So Tamar takes matters into her own hands. After Judah’s wife dies she dresses as a prostitute in order to lure Judah to have children with her. He sees her at the city gates but does not recognize her as Tamar. He asks the price for her services (usually a goat), but instead she asks for three things: his signet ring, his belt, and his staff. He gives these to her. He lies with her and she conceives. Later she reappears to Judah, pregnant and unmarried, and he is indignant. He orders her burned to death. She reveals the three items of his in her possession, saying he was the father of her unborn twins. Tamar is the one person in the story who acts after the injustice done to her. Judah admits after the ordeal that Tamar was right to go to her extreme means. And he was wrong to not fulfill his duty to her.

For us to remain silent, to discourage public discussion of such issues, leads to their perpetuation. The more we speak honestly and openly the greater chance the cycle of violence and shame will be broken. It is very likely that many here today have faced or will face sexual violence in their lives. Perhaps because we are discussing this openly they will feel more comfortable speaking out should such horror happen to them.

According to the Grayson County Crisis Center,
Nearly 1/3 of American women report being physically or sexually assaulted by a husband or boyfriend at some point in their lives.
One 1 in 5 adolescent  girls will be physically and/or sexually assaulted in a dating relationship.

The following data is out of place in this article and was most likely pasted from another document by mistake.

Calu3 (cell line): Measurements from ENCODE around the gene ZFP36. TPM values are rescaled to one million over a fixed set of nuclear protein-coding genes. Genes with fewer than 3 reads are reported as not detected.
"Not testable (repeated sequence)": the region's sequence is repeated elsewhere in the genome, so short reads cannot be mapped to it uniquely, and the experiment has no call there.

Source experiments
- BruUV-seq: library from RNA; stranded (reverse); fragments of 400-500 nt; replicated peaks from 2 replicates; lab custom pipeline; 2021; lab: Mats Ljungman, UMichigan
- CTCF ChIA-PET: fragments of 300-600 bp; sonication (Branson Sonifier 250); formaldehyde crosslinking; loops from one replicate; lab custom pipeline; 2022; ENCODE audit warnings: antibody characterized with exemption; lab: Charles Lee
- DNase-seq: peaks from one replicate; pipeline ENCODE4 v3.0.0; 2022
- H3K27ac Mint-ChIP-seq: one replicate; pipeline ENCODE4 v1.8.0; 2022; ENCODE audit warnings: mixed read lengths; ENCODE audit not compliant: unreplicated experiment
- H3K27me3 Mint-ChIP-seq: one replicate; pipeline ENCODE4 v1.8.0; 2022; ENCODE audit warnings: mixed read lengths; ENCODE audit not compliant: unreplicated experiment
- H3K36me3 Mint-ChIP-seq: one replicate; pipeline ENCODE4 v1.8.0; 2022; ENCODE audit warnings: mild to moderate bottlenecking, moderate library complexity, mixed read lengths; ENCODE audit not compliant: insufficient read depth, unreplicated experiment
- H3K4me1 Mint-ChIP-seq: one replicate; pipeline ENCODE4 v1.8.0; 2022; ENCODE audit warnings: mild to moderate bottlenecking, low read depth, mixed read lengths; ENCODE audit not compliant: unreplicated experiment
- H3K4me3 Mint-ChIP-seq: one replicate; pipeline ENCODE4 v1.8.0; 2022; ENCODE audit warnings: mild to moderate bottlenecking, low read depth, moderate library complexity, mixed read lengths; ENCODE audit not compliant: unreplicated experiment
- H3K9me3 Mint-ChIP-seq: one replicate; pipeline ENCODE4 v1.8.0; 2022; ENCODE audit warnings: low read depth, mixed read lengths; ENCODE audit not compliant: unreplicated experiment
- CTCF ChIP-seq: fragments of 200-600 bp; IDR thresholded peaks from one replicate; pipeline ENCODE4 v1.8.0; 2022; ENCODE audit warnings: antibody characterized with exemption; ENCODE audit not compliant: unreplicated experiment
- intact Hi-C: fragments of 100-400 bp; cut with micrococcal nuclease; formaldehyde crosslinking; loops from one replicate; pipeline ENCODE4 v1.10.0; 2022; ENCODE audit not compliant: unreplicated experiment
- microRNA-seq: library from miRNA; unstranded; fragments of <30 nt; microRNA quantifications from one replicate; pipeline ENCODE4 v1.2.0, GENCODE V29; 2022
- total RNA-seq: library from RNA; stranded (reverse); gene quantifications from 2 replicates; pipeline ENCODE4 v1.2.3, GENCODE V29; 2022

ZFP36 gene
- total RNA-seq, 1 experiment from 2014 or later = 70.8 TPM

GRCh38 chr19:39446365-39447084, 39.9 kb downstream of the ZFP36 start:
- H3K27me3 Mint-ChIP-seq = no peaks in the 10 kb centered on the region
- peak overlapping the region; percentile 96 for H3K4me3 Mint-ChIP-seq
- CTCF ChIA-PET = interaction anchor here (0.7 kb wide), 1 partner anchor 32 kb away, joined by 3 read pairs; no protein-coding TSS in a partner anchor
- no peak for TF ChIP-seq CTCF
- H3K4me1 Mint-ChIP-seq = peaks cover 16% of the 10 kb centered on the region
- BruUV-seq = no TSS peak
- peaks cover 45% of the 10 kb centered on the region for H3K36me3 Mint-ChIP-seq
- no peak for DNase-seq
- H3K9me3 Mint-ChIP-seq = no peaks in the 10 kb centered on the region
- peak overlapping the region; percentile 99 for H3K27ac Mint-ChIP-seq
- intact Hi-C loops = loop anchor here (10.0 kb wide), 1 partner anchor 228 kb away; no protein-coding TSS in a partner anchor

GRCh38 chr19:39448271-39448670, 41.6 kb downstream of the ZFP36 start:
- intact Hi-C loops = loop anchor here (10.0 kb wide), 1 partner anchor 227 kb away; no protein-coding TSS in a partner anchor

70% of children of abused women are also physically abused.
According to the FBI, a woman is beaten in the country every 15 seconds.
A husband or partner murders a woman in Texas every 2.3 days.
Nationally, domestic violence kills over 3,000 women each year.
Nearly, 2,000,000 Texas females have been sexually assaulted.
Only 18% of victims report sexual assault to law enforcement officials.

Now let’s be clear: rape is not sex. Sex is a beautiful, wonderful gift of God between married, and consenting, adults. Rape is violence. Rape occurs in many forms: incest, sexual violence between family members, date rape, sexual assault between a couple; spousal rate, sexual assault between a married couple are a few examples. The worst part of the story has nothing to do with Jacob or his sons. It is easy to forget the victim of the story—Dinah—because the storyteller forgets her. A recent National Crime Panel survey showed that women who scream, run, fight back, etc. rebuff two would-be assailants for every one that succeeds. Rape is the most unreported violent crime due to the stigmas associated with it. Jacob hears of the assault but does nothing. Is our reluctance to tell Dinah’s story, and the stories of other victims, a way of hiding her away? When we refuse to talk about rape, are we perpetuating the shame of the victims?

These are terrible stories, filled with violence, unanswered questions, and no happy ending. No wonder these texts are not included in the lectionary, the assigned texts most churches use every week. This summer many of the stories of Genesis are listed, but not the Dinah and Tamar stories. Too much suffering. Too many difficult issues. An absence of God in both stories. Some here today may well question hearing this in a worship service. But life is never so easy, is it? We could read and study only those verses of the Bible that are comforting, but when we cut and paste the scripture what does that do to its authority? Do we ever get to live our lives exactly as we want to? Are we really ever protected from evil and violence? There are several life lessons all of us can learn from these episodes.